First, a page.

My Sisters Keeper

520 Words3 Pages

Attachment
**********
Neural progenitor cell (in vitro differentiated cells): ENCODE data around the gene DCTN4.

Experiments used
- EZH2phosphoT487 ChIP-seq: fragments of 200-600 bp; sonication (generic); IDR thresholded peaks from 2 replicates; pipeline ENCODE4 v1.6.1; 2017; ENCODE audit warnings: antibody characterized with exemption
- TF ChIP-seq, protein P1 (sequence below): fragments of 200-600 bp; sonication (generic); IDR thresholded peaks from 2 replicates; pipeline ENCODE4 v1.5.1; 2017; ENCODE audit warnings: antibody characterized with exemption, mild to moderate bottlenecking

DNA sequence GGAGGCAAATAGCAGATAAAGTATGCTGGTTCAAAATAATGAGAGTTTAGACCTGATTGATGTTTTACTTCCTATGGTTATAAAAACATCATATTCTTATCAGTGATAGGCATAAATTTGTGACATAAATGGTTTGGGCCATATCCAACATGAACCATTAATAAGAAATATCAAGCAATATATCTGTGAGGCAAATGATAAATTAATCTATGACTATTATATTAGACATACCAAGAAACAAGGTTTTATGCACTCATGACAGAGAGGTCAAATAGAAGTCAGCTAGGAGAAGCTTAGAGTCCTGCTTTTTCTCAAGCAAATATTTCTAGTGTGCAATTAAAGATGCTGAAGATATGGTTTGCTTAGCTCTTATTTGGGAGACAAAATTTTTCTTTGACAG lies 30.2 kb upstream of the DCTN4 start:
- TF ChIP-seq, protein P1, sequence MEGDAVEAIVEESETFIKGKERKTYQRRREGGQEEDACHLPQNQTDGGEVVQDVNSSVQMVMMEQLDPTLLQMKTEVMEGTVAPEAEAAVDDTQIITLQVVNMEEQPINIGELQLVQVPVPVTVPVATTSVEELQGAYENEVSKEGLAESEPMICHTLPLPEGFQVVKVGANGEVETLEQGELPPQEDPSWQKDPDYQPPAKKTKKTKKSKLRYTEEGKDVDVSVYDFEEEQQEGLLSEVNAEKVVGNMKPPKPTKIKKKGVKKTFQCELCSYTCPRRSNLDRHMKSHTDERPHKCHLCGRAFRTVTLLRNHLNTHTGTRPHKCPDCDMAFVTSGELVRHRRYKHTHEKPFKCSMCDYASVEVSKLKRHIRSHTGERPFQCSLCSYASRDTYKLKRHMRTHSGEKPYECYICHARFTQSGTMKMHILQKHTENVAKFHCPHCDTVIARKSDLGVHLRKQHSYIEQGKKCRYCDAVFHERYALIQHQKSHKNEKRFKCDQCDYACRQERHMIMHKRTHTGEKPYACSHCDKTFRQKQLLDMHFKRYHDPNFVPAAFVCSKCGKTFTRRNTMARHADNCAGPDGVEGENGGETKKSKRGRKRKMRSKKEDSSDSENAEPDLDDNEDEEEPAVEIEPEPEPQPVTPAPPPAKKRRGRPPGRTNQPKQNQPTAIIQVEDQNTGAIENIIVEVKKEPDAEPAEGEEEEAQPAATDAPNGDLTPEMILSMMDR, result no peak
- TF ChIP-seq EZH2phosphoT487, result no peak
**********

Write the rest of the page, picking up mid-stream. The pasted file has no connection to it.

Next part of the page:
Medical Ethics The book My Sister’s Keeper is about two sisters and their struggle through medical issues. In a society where privacy rights are lost, Jodi Picoult makes the point that everyone has the right to their own body, in her commonly known book. Living in a life where her daughter has many medical issues, and “has gone through over ten surgeries” (Proquest Learning: My Sister’s Keeper), Jodi was inspired to write about expectations, hardships, and positive outcomes with cloning, genetic engineering, and organ doning. Cloning can be very beneficial, although, it can have many negative outcomes. Society approves cloning with the proof that “It creates things nature could not create” (Glassman 14). Being able to clone cells and people is a helpful discovery, and having the ability to replace organs, body parts, and people is something that saves many lives. Society holds several fears in cloning. Cloning can be dangerous because “It can cause a mental and emotional reaction to the baby” (Glassman 13). Cloning babies can cause mental deformities. Another controversial topic about cloning is that “It is tested on animals, women from third world countries, and many pregnant women” (Glassman 16). Luckily for Anna, she was healthy and designed properly by scientists. Cloning has many negatives and positive outcomes. Anna was born specifically so that she could give organs to her older sister Kate, who was diagnosed with cancer when she was only two years old. Anna says, “I was born because a scientist managed to hook up my mother’s egg, and my father’s sperm to create a specific combination of precious genetic material” (Picoult 7). Genetic engineering can be viewed as unethical to society because “…it can open up doors to creating new diseases and disabilities” (Stalcup 48). In Anna and Kate’s case, it was important to them to have the privilege of getting

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